FIG Peer Review Journal


From Silos to Networks – Will Users Drive Spatial Data Infrastructures in the Future? (4137)

Kevin McDougall (Australia)
Dr. Kevin McDougall
Head Surveying and Spatial Science
Faculty of Engineering and Surveying
University of Southern Queensland
West Steet
Corresponding author Dr. Kevin McDougall (email: mcdougak[at], tel.: + 61 7 46312545)

[ abstract ] [ paper ] [ handouts ]

Published on the web 2010-01-14
Received 2009-11-19 / Accepted 2010-01-14
This paper is one of selection of papers published for the FIG Congress 2010 in Sydney, Australia and has undergone the FIG Peer Review Process.

FIG Congress 2010
ISBN 978-87-90907-87-7 ISSN 2308-3441


Spatial data infrastructures (SDI) have continued to evolve over the past 20 years from top-down policy driven initiatives to increasingly bottom-up approaches where lower levels of government are now active participants in building local SDI. Government mapping agencies at the national and state levels are now no longer willing to fund the ongoing cost of traditional mapping either in hard or digital formats. Cost recovery efforts by governments in the 1990s in Australia were generally unsuccessful and consequential changes to reduce government expenditure by shifting the costs across to the private sector soon followed. Spatial data infrastructures have moved to reduce the duplication of jurisdictional efforts whilst at the same time providing portals which promote the wider utilisation of spatial data across the community. Although government continue to have a major role in the ongoing development of SDI, it has become apparent that the driving forces are longer vested in the traditional government data custodians, but increasingly with the data users and value-adders. This paper explores the progressive development of spatial data infrastructures and the more recent phenomena that is become known as volunteered geographic information (VGI). The significant change in balance in the role of traditional government agencies and the increasing advocacy of private sector organisations and individuals in the collection and management of spatial data will inevitably have an impact on the development of future SDI models. It is proposed that future SDI models will move from being government centric to user driven models where private sector organisations and individuals will play a key role. This trend may challenge the role traditional mapping agencies and introduce higher levels of complexity within our current SDI models. The issues and opportunities in developing a network approach to SDI are discussed and the possible role of volunteered geographic information is examined.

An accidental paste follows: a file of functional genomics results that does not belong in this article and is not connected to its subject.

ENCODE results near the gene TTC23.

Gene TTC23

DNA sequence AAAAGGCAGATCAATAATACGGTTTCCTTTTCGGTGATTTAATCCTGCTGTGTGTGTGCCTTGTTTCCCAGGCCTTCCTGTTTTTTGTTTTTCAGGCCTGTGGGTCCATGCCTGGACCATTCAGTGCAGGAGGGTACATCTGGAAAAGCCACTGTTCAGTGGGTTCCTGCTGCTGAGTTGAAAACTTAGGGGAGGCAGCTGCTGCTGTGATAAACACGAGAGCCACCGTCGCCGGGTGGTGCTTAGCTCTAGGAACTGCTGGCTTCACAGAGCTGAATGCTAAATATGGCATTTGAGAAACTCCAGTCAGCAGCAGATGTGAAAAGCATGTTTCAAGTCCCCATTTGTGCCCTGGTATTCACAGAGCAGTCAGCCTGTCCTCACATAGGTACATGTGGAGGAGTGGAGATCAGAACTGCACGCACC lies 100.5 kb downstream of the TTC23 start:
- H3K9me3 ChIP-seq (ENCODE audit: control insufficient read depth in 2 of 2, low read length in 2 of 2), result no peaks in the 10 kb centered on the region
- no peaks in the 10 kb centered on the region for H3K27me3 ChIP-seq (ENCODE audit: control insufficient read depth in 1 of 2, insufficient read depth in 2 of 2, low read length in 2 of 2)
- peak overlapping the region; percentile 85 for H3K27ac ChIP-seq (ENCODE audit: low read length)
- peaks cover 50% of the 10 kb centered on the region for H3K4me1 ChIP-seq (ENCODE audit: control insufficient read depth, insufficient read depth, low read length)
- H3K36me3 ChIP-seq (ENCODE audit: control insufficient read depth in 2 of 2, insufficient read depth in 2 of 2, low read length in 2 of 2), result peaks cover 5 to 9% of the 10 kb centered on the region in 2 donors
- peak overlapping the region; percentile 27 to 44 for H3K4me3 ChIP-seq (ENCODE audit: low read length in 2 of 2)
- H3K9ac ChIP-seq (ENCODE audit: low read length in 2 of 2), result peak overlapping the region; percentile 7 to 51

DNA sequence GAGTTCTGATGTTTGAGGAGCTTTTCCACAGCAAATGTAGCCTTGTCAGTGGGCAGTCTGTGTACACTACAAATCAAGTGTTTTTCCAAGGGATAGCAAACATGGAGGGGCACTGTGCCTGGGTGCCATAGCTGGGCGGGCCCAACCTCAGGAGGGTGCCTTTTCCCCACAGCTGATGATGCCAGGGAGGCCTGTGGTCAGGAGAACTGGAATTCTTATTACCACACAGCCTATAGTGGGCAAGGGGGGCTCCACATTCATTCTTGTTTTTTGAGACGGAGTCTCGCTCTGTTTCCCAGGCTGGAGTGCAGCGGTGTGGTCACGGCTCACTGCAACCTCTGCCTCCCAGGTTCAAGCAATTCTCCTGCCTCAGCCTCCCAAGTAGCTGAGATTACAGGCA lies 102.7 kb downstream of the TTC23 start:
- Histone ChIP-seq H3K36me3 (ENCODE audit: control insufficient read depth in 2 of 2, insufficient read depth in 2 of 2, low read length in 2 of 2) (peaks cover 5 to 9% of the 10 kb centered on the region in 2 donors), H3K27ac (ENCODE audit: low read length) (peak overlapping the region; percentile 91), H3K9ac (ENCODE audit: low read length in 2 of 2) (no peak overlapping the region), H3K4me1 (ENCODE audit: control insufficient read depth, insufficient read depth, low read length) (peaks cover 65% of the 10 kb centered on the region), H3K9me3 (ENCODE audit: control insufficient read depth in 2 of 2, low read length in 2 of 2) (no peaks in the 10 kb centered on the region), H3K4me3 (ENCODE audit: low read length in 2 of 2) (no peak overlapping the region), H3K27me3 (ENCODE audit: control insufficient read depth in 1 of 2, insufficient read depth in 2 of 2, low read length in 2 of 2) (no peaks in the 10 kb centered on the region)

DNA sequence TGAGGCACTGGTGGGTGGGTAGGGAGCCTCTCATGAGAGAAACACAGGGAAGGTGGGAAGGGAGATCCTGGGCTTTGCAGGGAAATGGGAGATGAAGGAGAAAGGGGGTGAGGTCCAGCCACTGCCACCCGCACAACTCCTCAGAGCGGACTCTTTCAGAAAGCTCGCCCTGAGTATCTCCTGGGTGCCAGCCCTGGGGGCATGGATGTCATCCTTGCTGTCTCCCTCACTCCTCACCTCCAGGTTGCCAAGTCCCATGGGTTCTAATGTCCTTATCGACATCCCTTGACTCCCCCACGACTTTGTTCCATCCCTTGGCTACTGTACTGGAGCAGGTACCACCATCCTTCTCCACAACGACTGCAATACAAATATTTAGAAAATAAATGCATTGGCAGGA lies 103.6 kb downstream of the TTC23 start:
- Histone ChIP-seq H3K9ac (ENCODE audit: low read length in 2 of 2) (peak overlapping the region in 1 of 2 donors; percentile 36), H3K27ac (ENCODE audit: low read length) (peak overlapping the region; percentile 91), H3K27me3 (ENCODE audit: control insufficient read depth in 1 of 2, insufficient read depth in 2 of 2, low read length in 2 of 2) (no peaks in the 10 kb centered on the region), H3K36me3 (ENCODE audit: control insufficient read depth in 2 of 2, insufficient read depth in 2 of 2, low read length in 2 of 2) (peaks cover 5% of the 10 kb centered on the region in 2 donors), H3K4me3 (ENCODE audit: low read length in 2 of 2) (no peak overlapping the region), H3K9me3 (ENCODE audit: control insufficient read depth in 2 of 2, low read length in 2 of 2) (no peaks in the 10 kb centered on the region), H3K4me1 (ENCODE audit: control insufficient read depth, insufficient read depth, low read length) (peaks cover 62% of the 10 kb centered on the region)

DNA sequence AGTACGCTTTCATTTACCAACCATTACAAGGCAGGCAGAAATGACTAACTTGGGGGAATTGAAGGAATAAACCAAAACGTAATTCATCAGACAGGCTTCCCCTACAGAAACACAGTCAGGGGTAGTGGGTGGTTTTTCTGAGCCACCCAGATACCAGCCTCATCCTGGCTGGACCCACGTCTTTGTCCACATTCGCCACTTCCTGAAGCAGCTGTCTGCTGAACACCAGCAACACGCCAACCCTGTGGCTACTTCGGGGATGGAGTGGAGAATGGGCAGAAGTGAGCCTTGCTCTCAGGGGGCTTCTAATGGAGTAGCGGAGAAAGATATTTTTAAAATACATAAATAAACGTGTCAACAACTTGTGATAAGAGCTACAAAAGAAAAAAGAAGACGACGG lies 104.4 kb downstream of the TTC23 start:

Keywords: GSDI